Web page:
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Get that Masterchef look with stylish fondant potatoes

Mash, chips, roasties, baked spuds; sorry all these forms of serving up Britain's favourite tuber might be delicious but they are so passe. In smart circles fondant potatoes are the only option for that stylish accompaniment to a perfectly-cooked rack of lamb or a delicately-seasoned venison fillet. Blame Masterchef for this latest trend.

Posh potato

Fondant potatoes do look elegant, especially if they are perfectly symmetrical, beautifully crisped and tender to the knife. Although they seem like the stuff of fine dining restaurants, great results can be achieved at home with a little care and basic cooking skills.

First choose your potato. Floury potatoes like Maris Piper are probably the easiest option for the home cook, although there are some chefs who believe a waxy potato can produce a more flavoursome version.

The potato must be peeled and cut into a barrel shape, with flat top and bottom edges A sharp cookie-cutter can be a useful tool here, although specific fondant potato cutters are available.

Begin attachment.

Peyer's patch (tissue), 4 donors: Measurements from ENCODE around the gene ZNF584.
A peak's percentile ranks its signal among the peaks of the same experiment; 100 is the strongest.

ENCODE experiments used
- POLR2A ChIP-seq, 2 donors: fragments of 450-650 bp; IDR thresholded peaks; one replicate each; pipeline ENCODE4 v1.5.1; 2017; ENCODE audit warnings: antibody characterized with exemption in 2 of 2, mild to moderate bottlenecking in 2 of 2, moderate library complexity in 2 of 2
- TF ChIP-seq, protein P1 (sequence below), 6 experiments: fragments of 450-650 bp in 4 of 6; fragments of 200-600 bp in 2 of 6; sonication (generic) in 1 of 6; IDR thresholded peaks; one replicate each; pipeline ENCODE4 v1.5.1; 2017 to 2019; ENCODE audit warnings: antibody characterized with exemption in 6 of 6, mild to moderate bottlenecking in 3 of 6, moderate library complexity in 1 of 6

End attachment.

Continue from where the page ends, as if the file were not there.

Melt 150 grams of butter over a moderate heat, ensuring it doesn't burn, then add the potatoes once the butter has stopped sizzling. Brown each flat face for about five minutes.

Add 50 millilitres of stock or water to the pan and allow the potatoes to simmer for at least ten more minutes or until a knife can pierce the potato at the side. Getting the perfect balance of crispy outside and yielding centre is tricky and might require a few false starts before you perfect it.

Adding herbs and garlic to the stock will add interesting flavours to the fondant potatoes.

From pan to plate

Fondant potatoes are a dish best served immediately they are cooked. They are not at their best if left lying around or reheated. At their best they have a rich, buttery flavour that sets them above most potato dishes and they also look very enticing as an accompaniment to highly-flavoured meat dishes.

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